Suf­fer­ing OAP stabbed him­self


ASE­RI­OUSLY ill man was in so much pain he stabbed him­self in a bid to end his life, an in­quest heard.

Ron­ald Ken­dall, 78, bat­tled Crohn’s dis­ease and other ill­nesses bravely and sto­ically, his de­voted widow Norma told the hear­ing.

But af­ter de­vel­op­ing a uri­nary tract in­fec­tion the re­tired town plan­ner be­came ‘very con­fused’.

On Au­gust 1 last year while bat­tling se­vere pain and sleep de­pri­va­tion Mr Ken­dall stabbed him­self in the chest.

He then called his wife to his bed­side to ex­plain his ac­tions.

In a state­ment read out in court Mrs Ken­dall said she was wo­ken by her hus­band call­ing on the in­ter­com sys­tem at 7am.

She said: “He was on the bed with blood around his chest area.

“I couldn’t see where it was com­ing from.

“I asked ‘have you had a nose bleed?’ but he said ‘no, I have killed my­self’.

“He said he didn’t want me to just find him. He said he wanted to speak to me be­fore he died.”

She de­scribed her hus­band as be­ing in a lot of pain, strug­gling to sleep with very sore skin.

She added: “De­spite all of this he rarely com­plained and didn’t want any­one to feel sorry for him.” Mr Ken­dall was rushed from their home on Lark Hall Close, Mac­cles­field, to Wythen­shawe Hos­pi­tal where he died the fol­low­ing day.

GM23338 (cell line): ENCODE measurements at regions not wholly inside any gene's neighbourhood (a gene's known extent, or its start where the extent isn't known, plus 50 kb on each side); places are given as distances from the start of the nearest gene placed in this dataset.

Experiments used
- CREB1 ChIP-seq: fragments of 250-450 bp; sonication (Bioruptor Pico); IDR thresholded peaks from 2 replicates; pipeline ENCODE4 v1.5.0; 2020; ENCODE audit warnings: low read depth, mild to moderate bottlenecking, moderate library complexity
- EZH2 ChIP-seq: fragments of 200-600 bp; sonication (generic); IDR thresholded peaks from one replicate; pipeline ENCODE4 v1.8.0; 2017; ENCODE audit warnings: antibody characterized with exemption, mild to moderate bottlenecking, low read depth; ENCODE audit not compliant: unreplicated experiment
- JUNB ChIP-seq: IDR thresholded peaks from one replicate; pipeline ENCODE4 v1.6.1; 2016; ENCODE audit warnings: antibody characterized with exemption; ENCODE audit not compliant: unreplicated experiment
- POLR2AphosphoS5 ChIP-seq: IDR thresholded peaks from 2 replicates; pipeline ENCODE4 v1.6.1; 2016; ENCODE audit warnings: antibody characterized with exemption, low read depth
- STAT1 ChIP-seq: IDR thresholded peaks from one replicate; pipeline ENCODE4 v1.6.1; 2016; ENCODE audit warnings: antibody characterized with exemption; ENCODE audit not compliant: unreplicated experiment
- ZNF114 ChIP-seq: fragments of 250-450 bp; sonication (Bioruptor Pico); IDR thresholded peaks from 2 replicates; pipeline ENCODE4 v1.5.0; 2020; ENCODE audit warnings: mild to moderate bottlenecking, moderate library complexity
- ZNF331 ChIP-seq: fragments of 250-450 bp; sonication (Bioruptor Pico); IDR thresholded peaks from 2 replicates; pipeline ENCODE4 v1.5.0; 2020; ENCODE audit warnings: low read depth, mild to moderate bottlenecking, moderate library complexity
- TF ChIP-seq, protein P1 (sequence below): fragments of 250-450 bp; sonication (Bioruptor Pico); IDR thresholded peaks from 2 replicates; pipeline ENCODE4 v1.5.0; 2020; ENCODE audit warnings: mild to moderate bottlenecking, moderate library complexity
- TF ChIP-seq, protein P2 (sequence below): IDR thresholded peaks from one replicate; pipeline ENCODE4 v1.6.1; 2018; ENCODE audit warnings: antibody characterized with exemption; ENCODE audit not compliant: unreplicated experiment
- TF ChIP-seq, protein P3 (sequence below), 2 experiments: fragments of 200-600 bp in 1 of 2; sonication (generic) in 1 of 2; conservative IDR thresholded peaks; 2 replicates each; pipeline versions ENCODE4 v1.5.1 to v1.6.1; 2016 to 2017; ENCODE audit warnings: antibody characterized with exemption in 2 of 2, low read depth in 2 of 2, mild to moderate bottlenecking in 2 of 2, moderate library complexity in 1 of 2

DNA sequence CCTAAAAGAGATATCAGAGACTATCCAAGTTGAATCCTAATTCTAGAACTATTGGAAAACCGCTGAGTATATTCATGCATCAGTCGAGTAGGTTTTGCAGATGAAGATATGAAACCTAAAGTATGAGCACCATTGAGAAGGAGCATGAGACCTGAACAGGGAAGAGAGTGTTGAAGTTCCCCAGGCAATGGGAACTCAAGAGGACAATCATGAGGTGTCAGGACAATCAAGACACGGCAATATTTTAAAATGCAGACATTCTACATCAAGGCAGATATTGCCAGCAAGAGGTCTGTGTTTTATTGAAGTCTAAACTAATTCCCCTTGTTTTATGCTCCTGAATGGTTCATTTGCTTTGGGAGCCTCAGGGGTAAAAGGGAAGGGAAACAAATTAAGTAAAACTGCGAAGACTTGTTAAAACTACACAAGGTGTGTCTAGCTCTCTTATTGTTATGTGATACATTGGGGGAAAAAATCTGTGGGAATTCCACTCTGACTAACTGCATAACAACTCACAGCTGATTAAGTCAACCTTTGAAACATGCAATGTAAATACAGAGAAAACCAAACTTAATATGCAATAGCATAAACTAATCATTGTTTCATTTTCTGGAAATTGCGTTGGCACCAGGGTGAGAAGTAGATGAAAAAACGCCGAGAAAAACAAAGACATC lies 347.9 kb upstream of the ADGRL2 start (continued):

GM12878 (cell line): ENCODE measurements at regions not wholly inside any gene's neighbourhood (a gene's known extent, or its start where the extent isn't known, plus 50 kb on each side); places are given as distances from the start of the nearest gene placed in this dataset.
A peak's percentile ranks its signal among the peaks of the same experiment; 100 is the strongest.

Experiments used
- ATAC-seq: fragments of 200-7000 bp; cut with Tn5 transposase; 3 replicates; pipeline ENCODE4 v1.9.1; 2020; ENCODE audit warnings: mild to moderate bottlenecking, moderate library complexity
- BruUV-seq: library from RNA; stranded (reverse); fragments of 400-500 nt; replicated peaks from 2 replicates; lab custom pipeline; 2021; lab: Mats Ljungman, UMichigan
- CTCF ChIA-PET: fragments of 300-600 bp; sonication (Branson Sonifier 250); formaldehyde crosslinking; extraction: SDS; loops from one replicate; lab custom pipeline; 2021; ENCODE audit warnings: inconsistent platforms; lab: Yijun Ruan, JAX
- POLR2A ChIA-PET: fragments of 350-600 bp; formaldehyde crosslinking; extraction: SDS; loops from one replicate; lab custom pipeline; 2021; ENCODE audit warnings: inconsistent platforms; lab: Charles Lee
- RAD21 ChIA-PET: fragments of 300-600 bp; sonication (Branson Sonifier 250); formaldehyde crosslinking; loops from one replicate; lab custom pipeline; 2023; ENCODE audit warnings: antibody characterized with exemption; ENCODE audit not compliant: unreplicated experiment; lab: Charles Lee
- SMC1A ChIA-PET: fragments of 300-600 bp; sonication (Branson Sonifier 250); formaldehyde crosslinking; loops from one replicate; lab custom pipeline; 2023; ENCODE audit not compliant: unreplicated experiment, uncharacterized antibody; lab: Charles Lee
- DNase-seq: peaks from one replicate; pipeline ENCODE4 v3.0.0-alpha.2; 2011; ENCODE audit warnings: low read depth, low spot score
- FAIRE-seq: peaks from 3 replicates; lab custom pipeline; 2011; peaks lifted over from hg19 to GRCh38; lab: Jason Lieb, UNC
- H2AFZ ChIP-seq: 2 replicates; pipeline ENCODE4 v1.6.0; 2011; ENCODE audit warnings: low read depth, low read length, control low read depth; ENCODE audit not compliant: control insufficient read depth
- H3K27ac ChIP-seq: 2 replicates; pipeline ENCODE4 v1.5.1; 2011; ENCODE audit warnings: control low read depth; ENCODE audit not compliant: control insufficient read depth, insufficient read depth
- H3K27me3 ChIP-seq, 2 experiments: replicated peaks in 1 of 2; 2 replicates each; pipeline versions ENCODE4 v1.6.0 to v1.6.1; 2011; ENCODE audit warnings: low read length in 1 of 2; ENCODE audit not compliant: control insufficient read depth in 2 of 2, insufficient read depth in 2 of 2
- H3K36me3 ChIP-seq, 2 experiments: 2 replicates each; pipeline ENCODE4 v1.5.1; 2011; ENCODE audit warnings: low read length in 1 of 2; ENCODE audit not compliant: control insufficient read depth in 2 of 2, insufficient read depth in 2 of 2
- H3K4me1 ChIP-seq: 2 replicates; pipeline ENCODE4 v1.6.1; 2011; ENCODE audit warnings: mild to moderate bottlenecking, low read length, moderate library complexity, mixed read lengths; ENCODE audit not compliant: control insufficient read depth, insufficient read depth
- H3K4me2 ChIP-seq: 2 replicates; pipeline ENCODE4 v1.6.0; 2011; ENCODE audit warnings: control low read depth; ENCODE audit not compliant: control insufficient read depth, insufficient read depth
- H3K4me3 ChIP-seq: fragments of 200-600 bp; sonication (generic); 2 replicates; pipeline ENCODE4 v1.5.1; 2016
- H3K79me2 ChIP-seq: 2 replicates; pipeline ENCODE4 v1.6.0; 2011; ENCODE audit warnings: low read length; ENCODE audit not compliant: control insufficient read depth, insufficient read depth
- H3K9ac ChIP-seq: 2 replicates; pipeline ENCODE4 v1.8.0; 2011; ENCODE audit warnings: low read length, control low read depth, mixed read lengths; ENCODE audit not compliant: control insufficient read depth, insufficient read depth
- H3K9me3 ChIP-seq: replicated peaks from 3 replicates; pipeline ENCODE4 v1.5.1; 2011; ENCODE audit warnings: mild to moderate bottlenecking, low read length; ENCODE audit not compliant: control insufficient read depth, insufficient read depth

Record­ing a con­clu­sion of mis­ad­ven­ture, as­sis­tant coro­ner Elaine Napier said he had in­tended sui­cide but his mind was un­bal­anced.

She said: “It is clear that Ron­ald was a very brave man who had var­i­ous med­i­cal prob­lems.

“He was de­scribed by his wife Norma as very stoic.

“He en­dured a great amount of pain and dis­com­fort but never had a his­tory of de­pres­sion or that he may harm him­self.

“He got to the point that it was the ac­tion he had to take.

“He was likely to have been more con­fused at that time. It was a pur­pose­ful act but he did not in­tend for the fi­nal con­se­quence.”

The in­quest at Mac­cles­field Town Hall heard that in July last year Mr Ken­dall’s health was de­te­ri­o­rat­ing.

Dr Gil­lian Berger from South Park GP surgery said that some­one with a uri­nary in­fec­tion of­ten did not think clearly and could be con­fused.

An au­topsy found Mr Ken­dall, a grand­fa­ther, died of bronchial pneu­mo­nia due to re­stric­tive chest dis­ease caused by ad­vanced anky­los­ing spondyli­tis, with a con­trib­u­tory fac­tor of a pen­e­trat­ing chest in­jury.

●● An artist’s im­pres­sion of Bar­ratt Homes’ plans for the Moss Lane site

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